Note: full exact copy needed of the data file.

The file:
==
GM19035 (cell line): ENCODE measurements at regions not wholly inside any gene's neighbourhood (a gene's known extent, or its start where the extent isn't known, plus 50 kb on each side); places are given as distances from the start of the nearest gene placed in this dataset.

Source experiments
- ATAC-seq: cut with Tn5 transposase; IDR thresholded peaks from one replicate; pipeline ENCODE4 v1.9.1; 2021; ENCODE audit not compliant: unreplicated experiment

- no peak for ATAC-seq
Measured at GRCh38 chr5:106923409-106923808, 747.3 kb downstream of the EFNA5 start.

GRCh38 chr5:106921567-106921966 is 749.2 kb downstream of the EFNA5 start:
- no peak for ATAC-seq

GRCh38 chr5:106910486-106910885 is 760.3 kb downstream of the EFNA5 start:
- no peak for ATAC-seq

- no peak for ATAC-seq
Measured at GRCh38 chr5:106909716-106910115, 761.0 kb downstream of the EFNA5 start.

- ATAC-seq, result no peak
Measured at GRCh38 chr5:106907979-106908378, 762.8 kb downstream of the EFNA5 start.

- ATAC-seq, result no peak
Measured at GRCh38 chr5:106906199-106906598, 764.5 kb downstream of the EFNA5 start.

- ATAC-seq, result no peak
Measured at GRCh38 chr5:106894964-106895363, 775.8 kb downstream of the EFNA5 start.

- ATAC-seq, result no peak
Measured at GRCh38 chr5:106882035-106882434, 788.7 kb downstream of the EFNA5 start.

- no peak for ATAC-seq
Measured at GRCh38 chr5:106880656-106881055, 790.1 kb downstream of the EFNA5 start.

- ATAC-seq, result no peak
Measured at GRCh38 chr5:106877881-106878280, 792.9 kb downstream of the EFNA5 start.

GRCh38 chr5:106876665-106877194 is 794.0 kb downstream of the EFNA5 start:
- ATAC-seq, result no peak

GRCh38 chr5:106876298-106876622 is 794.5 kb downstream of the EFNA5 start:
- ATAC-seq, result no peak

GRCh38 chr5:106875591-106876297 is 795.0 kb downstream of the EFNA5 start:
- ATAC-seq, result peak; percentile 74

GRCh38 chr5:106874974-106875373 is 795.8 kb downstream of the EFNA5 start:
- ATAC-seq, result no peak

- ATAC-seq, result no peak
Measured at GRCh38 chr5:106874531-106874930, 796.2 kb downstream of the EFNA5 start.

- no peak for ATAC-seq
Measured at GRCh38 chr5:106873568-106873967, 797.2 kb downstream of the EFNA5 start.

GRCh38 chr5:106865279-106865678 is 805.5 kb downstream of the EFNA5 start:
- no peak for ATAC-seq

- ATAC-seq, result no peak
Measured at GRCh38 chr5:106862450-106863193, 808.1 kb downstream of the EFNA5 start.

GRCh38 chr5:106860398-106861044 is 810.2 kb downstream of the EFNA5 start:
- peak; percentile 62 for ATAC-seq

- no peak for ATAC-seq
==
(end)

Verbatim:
GM19035 (cell line): ENCODE measurements at regions not wholly inside any gene's neighbourhood (a gene's known extent, or its start where the extent isn't known, plus 50 kb on each side); places are given as distances from the start of the nearest gene placed in this dataset.

Source experiments
- ATAC-seq: cut with Tn5 transposase; IDR thresholded peaks from one replicate; pipeline ENCODE4 v1.9.1; 2021; ENCODE audit not compliant: unreplicated experiment

- no peak for ATAC-seq
Measured at GRCh38 chr5:106923409-106923808, 747.3 kb downstream of the EFNA5 start.

GRCh38 chr5:106921567-106921966 is 749.2 kb downstream of the EFNA5 start:
- no peak for ATAC-seq

GRCh38 chr5:106910486-106910885 is 760.3 kb downstream of the EFNA5 start:
- no peak for ATAC-seq

- no peak for ATAC-seq
Measured at GRCh38 chr5:106909716-106910115, 761.0 kb downstream of the EFNA5 start.

- ATAC-seq, result no peak
Measured at GRCh38 chr5:106907979-106908378, 762.8 kb downstream of the EFNA5 start.

- ATAC-seq, result no peak
Measured at GRCh38 chr5:106906199-106906598, 764.5 kb downstream of the EFNA5 start.

- ATAC-seq, result no peak
Measured at GRCh38 chr5:106894964-106895363, 775.8 kb downstream of the EFNA5 start.

- ATAC-seq, result no peak
Measured at GRCh38 chr5:106882035-106882434, 788.7 kb downstream of the EFNA5 start.

- no peak for ATAC-seq
Measured at GRCh38 chr5:106880656-106881055, 790.1 kb downstream of the EFNA5 start.

- ATAC-seq, result no peak
Measured at GRCh38 chr5:106877881-106878280, 792.9 kb downstream of the EFNA5 start.

GRCh38 chr5:106876665-106877194 is 794.0 kb downstream of the EFNA5 start:
- ATAC-seq, result no peak

GRCh38 chr5:106876298-106876622 is 794.5 kb downstream of the EFNA5 start:
- ATAC-seq, result no peak

GRCh38 chr5:106875591-106876297 is 795.0 kb downstream of the EFNA5 start:
- ATAC-seq, result peak; percentile 74

GRCh38 chr5:106874974-106875373 is 795.8 kb downstream of the EFNA5 start:
- ATAC-seq, result no peak

- ATAC-seq, result no peak
Measured at GRCh38 chr5:106874531-106874930, 796.2 kb downstream of the EFNA5 start.

- no peak for ATAC-seq
Measured at GRCh38 chr5:106873568-106873967, 797.2 kb downstream of the EFNA5 start.

GRCh38 chr5:106865279-106865678 is 805.5 kb downstream of the EFNA5 start:
- no peak for ATAC-seq

- ATAC-seq, result no peak
Measured at GRCh38 chr5:106862450-106863193, 808.1 kb downstream of the EFNA5 start.

GRCh38 chr5:106860398-106861044 is 810.2 kb downstream of the EFNA5 start:
- peak; percentile 62 for ATAC-seq

- no peak for ATAC-seq